The basic theme of this work is Lewis’ concern over the way in which Bergson and his followers have, in Lewis’ opinion, undermined the twentieth century view of reality. Certainly the reader would benefit from having some substantial knowledge of the philosophical work of Bergson, Spengler, Whitehead, and Bertrand Russell. The book would, then, seem to be of interest exclusively to professional thinkers. Lewis, with his enormous confidence, was not dismayed by professional scrutiny; nevertheless, he meant Time and Western Man to be a popular commentary on certain philosophers’ work, and it can be read as such, if one remembers that he is a satirist and polemicist and therefore not to be completely trusted in his interpretation of complicated ideas.
The main idea to be grasped, if the book is to be read by the layman, is that Lewis is much exercised by Bergson’s theory—which is accepted, with variations, by the other philosophers mentioned—that time and change are the ultimate realities, that things are only “real” in relation to their place within the constantly changing stream of becoming, and that intuition, rather than intellect, is mankind’s most important tool for making sense of life. Defining reality as “temporal,” or as constantly changing, Lewis believes, undermines everyday facts and normal trust in the human mind’s ability to order reality. Common sense, according to Lewis’ reading of Bergson and his followers, is discredited, and the immediate objects of human experience lose their authenticity.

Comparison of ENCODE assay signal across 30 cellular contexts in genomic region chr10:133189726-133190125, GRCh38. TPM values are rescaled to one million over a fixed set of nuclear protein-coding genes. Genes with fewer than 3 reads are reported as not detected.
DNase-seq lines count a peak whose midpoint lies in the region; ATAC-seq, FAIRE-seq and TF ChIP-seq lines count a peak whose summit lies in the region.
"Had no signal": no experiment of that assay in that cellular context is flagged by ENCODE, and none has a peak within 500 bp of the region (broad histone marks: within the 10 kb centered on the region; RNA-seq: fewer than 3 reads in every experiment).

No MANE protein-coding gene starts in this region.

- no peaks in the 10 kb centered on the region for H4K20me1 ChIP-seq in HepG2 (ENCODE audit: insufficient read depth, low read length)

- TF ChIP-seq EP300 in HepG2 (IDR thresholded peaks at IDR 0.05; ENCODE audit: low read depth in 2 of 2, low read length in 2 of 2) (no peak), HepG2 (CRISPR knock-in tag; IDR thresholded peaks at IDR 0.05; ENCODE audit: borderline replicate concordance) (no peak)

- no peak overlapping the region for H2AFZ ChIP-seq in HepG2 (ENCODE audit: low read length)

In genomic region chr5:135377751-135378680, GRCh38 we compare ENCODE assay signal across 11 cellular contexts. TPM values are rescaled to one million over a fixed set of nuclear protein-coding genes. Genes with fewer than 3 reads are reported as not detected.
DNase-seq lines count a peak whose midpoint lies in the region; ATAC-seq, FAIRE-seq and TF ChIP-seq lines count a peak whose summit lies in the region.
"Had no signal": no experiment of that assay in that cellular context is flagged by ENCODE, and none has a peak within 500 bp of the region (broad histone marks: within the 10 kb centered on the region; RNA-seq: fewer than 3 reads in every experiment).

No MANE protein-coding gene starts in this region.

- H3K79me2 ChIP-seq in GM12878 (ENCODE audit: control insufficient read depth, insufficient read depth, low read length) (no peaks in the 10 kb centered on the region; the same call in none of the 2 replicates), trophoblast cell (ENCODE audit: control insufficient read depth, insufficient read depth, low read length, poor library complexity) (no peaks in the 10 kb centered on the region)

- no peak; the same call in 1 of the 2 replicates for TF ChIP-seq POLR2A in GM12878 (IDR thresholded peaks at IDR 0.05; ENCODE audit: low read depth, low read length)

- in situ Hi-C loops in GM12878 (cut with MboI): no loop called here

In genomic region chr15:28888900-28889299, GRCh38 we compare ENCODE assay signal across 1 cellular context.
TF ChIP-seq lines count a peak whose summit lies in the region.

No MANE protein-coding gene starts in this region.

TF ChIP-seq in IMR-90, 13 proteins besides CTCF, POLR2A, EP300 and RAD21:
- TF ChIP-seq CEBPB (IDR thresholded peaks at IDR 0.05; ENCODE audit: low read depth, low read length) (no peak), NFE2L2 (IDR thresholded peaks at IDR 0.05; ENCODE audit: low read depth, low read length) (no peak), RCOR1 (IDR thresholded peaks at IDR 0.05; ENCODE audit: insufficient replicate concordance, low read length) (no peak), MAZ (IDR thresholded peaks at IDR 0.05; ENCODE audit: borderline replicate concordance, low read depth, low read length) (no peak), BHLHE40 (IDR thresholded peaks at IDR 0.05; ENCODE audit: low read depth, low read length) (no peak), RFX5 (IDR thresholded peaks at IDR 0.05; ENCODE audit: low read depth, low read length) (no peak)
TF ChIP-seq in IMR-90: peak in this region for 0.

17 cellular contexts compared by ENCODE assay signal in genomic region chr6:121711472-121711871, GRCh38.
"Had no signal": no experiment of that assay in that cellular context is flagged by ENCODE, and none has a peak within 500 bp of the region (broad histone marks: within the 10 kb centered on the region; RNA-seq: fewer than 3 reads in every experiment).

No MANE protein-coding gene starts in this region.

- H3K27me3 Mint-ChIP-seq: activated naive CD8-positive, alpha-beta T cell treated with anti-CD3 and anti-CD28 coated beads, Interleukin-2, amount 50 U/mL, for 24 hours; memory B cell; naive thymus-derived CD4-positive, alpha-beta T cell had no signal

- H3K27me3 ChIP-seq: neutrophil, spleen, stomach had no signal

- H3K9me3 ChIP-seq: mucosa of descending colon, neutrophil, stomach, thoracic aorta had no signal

Clearly, that is an oversimplification of Lewis’ complicated argument, which is itself an oversimplification of the work of philosophers who question positivism. Very roughly, positivism embraces the idea that knowledge is based on sense experience. Lewis’ enemies might be called “relativists” or “postrelativists,” since they distrust objects as touchstones for truth and believe that immediate experiences are “true” only within the constantly changing stream of time.
The book may seem to be of limited interest, applicable only in the world of hairsplitting theorists and unworldly thinkers; Lewis, however, is not an academic but an activist, fighting for the life of society and the arts in the real world. It is in the first half of the book that the lay reader will feel most at home, since it is here that Lewis attempts to expose the relativists’ pernicious influence, particularly in the world of art.
In book 1, appropriately titled “The Revolutionary Simpleton,” Lewis claims that the relativists’ emphasis on reality as a kind of sensational flux has debased the arts, which, in the hands of too many artists, have become romantically softheaded and infantile. If reality is sensation, the recording of sensations, however silly or unimpressive, is worthwhile. Artistic structures are repudiated as “artificial,” and the subject of art can be anything, since all action is leveled. Lewis finds this kind of thinking manifested at its worst in the work of Gertrude Stein; he argues that for all of her claims of doing serious work, she is...
(The entire section is 1281 words.)